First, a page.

Aerial View - probable site of Flatford Church

The Church in Flatford

There is a local oral tradition that at one time there was a church in Flatford.

  • Both Rev. Pattison in his book ‘East Bergholt in Suffolk’ and J.F. Elam in his booklet on St Mary’s Church in East Bergholt discuss the possibility of a church in Flatford. Neither came to any conclusion.
  • The William Brasier Map of 1731 names the field adjacent to Valley Farm as ‘Church Field’. He also shows three adjoining Glebe fields close to Haybarn. Just north east of Haybarn he shows ‘The Old Parsonage’ which fits with the fact that in 1714 the Reverend Edward Alston had moved the rectory to the ‘New Rectory’ (now known as the ‘Old Rectory’) in Rectory Hill, East Bergholt.

The above suggests that there might have been a church in Flatford.

Possible location

Local farmers have reported a small area to the south east of Haybarn where there are many stones and at least one very large stone in the same area. So perhaps there was a church to the south east of Haybarn. This has remained speculation and proof had seemed to be impossible.

Breakthrough – Will of John Gryth 1446

The breakthrough in research came from a document in the Suffolk Record Office which shows the transcription of the Will of John Gryth written in 1446 which says:

“to Margaret, my wife, all my messuages lying against the chapel of Bergholt with my woods and pastures and a tenement, Gryths, lying in the Wile (Valley)”

 The Brasier Map of 1731 calls the area to the east of the current Constable exhibition “Gryth” and there were at least 3 generations of the Gryth family who were cloth makers.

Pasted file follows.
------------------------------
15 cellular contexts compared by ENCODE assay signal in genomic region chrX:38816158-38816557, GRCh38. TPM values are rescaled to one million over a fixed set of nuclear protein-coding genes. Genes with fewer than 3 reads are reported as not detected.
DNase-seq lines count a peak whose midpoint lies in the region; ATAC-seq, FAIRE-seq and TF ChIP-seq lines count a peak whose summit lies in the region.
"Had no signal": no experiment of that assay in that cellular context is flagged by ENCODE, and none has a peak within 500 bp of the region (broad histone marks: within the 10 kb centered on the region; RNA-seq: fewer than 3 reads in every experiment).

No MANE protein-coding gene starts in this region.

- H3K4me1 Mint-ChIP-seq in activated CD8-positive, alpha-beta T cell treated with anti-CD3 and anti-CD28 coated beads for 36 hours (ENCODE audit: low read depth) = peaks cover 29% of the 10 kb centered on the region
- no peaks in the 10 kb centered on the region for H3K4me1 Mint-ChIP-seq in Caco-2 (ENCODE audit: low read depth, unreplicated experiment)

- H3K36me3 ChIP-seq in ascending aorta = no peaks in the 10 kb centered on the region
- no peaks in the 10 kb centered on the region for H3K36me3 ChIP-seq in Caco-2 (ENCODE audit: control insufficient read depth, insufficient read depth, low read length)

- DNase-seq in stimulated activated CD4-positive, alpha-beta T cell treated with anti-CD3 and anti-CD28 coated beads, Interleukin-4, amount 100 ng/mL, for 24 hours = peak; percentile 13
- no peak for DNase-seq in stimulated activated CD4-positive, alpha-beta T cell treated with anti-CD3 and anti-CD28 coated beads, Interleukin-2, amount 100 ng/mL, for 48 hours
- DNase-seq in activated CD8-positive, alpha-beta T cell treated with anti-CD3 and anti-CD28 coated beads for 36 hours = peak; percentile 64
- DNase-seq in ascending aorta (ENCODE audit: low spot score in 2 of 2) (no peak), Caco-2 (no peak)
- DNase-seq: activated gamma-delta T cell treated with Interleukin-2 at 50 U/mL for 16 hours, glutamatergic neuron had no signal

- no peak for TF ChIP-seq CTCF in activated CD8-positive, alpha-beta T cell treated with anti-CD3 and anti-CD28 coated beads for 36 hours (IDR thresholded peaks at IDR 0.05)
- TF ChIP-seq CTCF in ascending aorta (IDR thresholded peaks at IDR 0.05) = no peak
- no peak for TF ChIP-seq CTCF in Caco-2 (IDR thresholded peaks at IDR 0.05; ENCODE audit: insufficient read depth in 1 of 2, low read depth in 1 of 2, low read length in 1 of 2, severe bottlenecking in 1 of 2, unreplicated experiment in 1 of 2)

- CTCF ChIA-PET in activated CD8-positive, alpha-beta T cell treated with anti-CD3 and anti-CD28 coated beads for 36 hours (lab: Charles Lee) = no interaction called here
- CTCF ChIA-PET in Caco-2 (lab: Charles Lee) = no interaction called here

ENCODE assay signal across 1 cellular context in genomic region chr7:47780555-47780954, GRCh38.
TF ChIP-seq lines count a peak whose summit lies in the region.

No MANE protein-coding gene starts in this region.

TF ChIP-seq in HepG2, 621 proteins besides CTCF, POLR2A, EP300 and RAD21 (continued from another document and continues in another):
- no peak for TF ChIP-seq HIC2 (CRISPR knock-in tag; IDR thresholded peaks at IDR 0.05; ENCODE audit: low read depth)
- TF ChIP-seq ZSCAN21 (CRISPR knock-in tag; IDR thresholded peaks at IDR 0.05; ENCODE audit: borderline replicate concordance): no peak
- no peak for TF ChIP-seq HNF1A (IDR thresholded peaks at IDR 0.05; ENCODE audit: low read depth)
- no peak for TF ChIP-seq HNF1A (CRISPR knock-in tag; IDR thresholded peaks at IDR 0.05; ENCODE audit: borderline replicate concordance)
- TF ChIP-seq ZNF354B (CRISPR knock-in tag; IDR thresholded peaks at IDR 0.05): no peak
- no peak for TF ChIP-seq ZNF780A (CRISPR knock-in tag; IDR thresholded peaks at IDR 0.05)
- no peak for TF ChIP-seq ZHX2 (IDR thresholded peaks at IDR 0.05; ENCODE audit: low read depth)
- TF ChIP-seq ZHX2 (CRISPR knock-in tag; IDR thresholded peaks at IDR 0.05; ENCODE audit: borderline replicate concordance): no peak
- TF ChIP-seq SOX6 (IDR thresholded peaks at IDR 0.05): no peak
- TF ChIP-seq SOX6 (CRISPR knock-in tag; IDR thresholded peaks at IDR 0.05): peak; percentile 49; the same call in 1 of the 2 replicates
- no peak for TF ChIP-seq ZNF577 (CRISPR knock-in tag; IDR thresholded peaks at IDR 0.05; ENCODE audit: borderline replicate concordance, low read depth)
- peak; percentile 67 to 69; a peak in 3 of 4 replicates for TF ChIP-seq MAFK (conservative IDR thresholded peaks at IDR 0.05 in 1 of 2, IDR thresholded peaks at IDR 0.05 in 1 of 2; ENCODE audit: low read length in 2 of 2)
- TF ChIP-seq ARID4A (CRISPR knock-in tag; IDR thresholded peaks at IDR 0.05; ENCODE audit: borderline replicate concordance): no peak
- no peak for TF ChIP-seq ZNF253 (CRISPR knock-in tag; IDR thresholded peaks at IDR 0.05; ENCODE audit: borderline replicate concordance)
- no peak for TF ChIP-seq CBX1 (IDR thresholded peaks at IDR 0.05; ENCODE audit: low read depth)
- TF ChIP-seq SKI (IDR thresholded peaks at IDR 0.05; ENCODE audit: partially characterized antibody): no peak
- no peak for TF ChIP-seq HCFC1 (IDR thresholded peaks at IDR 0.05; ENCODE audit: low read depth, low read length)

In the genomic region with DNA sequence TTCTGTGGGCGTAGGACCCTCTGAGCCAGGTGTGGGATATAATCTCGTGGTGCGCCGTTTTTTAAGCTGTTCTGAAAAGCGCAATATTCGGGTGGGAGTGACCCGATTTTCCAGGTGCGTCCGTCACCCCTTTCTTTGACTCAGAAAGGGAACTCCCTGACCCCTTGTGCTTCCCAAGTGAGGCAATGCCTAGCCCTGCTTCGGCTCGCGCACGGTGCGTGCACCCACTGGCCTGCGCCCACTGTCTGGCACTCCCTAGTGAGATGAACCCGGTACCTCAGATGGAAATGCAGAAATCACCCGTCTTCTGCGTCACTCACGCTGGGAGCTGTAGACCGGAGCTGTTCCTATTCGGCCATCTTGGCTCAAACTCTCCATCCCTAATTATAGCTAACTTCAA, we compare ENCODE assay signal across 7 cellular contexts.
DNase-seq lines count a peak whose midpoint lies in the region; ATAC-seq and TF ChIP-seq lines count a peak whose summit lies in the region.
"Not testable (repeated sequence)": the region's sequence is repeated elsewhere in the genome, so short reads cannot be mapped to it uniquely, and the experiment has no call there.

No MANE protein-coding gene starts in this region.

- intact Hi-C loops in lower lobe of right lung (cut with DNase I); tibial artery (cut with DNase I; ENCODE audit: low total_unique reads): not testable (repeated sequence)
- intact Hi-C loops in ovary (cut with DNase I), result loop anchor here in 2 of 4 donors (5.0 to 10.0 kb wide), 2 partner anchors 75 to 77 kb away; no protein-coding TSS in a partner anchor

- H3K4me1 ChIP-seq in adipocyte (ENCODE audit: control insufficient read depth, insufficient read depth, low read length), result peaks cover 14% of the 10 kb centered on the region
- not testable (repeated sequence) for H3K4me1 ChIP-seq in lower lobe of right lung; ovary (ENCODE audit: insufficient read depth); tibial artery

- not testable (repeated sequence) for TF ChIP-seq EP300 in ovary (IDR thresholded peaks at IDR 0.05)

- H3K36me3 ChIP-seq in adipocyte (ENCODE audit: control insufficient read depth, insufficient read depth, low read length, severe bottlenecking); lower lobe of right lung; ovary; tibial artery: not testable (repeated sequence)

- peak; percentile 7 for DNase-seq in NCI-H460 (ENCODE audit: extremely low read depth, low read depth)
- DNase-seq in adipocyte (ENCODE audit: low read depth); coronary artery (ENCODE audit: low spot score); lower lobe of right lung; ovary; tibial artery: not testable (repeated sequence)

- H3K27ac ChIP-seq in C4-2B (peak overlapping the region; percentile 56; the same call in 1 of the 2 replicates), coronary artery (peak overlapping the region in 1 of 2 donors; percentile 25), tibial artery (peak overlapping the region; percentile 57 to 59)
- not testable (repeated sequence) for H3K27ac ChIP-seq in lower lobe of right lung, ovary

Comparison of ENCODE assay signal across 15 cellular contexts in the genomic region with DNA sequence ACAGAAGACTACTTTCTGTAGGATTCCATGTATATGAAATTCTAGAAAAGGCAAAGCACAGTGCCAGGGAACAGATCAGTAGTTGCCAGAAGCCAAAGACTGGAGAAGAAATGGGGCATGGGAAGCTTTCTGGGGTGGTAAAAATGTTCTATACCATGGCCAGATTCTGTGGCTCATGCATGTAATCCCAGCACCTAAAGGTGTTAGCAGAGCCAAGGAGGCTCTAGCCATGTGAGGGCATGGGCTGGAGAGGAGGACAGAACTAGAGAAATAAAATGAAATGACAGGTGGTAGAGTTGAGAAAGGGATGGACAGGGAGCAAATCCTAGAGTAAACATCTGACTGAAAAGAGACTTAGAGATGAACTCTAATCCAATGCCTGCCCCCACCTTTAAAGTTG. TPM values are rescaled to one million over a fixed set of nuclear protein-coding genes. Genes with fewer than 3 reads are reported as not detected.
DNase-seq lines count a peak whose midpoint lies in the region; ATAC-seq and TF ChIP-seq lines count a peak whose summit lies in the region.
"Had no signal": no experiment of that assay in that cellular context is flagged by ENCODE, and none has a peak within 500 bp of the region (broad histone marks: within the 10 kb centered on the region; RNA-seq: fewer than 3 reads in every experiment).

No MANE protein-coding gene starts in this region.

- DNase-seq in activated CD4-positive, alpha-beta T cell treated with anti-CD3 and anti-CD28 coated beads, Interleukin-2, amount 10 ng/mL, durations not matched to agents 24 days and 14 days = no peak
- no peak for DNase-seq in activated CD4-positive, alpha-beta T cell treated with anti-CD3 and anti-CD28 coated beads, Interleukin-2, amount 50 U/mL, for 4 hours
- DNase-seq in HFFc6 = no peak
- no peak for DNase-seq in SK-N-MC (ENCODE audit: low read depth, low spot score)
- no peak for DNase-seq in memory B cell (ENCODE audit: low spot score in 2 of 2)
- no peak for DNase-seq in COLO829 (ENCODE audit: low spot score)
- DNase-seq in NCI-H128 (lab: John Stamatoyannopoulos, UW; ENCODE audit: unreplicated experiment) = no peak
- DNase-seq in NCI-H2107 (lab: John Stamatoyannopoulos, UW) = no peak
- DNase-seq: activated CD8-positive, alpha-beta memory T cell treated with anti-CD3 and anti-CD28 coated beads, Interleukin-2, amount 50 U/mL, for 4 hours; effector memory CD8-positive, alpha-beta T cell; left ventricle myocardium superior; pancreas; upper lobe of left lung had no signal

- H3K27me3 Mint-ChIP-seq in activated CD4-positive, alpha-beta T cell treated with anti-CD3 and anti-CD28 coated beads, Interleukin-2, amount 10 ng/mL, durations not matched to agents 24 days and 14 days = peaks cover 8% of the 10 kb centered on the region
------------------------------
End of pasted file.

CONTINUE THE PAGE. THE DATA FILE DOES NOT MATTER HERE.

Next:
Meaning of the word “Chapel”

So what did John Gryth mean by “chapel” in 1446, over 200 years before The Act of Toleration in 1689 which legalised nonconformist worship and the building of its chapels?

  • The Merriam-Webster Dictionary says that the word ‘chapel’ came from the French and entered the English language from the 13th  Century. It meant ‘A subordinate or private place of worship’. They give a common use of this for a small house of worship usually associated with a main church’.
  • The Oxford English Dictionary define it as ‘A place of Christian worship other than a parish church or cathedral especially a place of public worship of established Church, subordinate to, and dependent on, the parish church’.


As a result we can say that in 1446 there was a church in Flatford, subordinate to St Mary’s Church in East Bergholt, probably to the south east of Haybarn and there is other evidence which would support this location.

What happened to Flatford Church?

Logic tells us that during the period of the Cloth Trade the population of Flatford would have risen dramatically with the arrival of cloth makers and all their employees, hence the need for a small church or chapel in addition to the main church in East Bergholt. When the Cloth Trade declined the population would also have declined and so Flatford Church may have become redundant.

Simon Gallup 2021